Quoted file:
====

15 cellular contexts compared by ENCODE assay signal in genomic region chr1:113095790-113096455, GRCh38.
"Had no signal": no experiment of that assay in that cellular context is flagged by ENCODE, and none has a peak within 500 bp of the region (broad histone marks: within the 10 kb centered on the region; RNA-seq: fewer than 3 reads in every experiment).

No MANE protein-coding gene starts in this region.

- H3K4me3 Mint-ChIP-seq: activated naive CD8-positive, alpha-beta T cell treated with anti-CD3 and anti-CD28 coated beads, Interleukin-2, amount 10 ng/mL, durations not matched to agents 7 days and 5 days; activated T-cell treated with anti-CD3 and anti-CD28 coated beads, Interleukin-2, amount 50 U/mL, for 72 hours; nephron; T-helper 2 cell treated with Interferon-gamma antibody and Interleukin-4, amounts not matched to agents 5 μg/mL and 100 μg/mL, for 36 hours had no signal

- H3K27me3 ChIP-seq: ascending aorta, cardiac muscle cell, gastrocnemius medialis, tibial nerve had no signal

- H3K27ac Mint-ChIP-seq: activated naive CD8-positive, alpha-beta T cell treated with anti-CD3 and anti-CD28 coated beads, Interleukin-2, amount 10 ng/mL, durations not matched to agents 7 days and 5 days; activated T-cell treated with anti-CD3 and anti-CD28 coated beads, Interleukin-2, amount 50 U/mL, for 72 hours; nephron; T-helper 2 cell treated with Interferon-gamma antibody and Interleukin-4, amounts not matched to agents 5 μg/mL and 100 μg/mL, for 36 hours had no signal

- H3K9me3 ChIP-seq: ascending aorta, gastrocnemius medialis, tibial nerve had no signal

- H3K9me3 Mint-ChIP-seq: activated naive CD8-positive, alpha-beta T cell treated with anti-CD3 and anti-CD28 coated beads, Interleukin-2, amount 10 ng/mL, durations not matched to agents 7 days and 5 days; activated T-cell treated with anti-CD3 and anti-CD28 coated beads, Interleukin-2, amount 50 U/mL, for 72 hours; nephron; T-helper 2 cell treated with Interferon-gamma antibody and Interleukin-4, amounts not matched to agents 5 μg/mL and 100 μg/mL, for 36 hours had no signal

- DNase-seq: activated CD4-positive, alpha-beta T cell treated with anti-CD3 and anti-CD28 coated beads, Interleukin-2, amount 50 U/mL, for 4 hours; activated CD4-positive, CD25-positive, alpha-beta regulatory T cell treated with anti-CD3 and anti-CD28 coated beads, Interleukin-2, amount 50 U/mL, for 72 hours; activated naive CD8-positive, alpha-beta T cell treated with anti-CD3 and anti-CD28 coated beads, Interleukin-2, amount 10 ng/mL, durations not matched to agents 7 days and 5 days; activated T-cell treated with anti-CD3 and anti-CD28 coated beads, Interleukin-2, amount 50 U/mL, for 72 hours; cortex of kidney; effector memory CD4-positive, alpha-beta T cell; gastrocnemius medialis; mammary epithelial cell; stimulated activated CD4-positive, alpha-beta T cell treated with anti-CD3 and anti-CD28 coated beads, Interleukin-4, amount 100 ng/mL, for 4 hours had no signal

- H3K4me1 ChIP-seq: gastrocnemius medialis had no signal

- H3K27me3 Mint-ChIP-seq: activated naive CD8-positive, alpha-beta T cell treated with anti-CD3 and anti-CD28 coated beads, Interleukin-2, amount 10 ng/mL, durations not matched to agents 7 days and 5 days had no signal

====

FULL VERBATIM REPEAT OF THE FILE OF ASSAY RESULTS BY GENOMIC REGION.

15 cellular contexts compared by ENCODE assay signal in genomic region chr1:113095790-113096455, GRCh38.
"Had no signal": no experiment of that assay in that cellular context is flagged by ENCODE, and none has a peak within 500 bp of the region (broad histone marks: within the 10 kb centered on the region; RNA-seq: fewer than 3 reads in every experiment).

No MANE protein-coding gene starts in this region.

- H3K4me3 Mint-ChIP-seq: activated naive CD8-positive, alpha-beta T cell treated with anti-CD3 and anti-CD28 coated beads, Interleukin-2, amount 10 ng/mL, durations not matched to agents 7 days and 5 days; activated T-cell treated with anti-CD3 and anti-CD28 coated beads, Interleukin-2, amount 50 U/mL, for 72 hours; nephron; T-helper 2 cell treated with Interferon-gamma antibody and Interleukin-4, amounts not matched to agents 5 μg/mL and 100 μg/mL, for 36 hours had no signal

- H3K27me3 ChIP-seq: ascending aorta, cardiac muscle cell, gastrocnemius medialis, tibial nerve had no signal

- H3K27ac Mint-ChIP-seq: activated naive CD8-positive, alpha-beta T cell treated with anti-CD3 and anti-CD28 coated beads, Interleukin-2, amount 10 ng/mL, durations not matched to agents 7 days and 5 days; activated T-cell treated with anti-CD3 and anti-CD28 coated beads, Interleukin-2, amount 50 U/mL, for 72 hours; nephron; T-helper 2 cell treated with Interferon-gamma antibody and Interleukin-4, amounts not matched to agents 5 μg/mL and 100 μg/mL, for 36 hours had no signal

- H3K9me3 ChIP-seq: ascending aorta, gastrocnemius medialis, tibial nerve had no signal

- H3K9me3 Mint-ChIP-seq: activated naive CD8-positive, alpha-beta T cell treated with anti-CD3 and anti-CD28 coated beads, Interleukin-2, amount 10 ng/mL, durations not matched to agents 7 days and 5 days; activated T-cell treated with anti-CD3 and anti-CD28 coated beads, Interleukin-2, amount 50 U/mL, for 72 hours; nephron; T-helper 2 cell treated with Interferon-gamma antibody and Interleukin-4, amounts not matched to agents 5 μg/mL and 100 μg/mL, for 36 hours had no signal

- DNase-seq: activated CD4-positive, alpha-beta T cell treated with anti-CD3 and anti-CD28 coated beads, Interleukin-2, amount 50 U/mL, for 4 hours; activated CD4-positive, CD25-positive, alpha-beta regulatory T cell treated with anti-CD3 and anti-CD28 coated beads, Interleukin-2, amount 50 U/mL, for 72 hours; activated naive CD8-positive, alpha-beta T cell treated with anti-CD3 and anti-CD28 coated beads, Interleukin-2, amount 10 ng/mL, durations not matched to agents 7 days and 5 days; activated T-cell treated with anti-CD3 and anti-CD28 coated beads, Interleukin-2, amount 50 U/mL, for 72 hours; cortex of kidney; effector memory CD4-positive, alpha-beta T cell; gastrocnemius medialis; mammary epithelial cell; stimulated activated CD4-positive, alpha-beta T cell treated with anti-CD3 and anti-CD28 coated beads, Interleukin-4, amount 100 ng/mL, for 4 hours had no signal

- H3K4me1 ChIP-seq: gastrocnemius medialis had no signal

- H3K27me3 Mint-ChIP-seq: activated naive CD8-positive, alpha-beta T cell treated with anti-CD3 and anti-CD28 coated beads, Interleukin-2, amount 10 ng/mL, durations not matched to agents 7 days and 5 days had no signal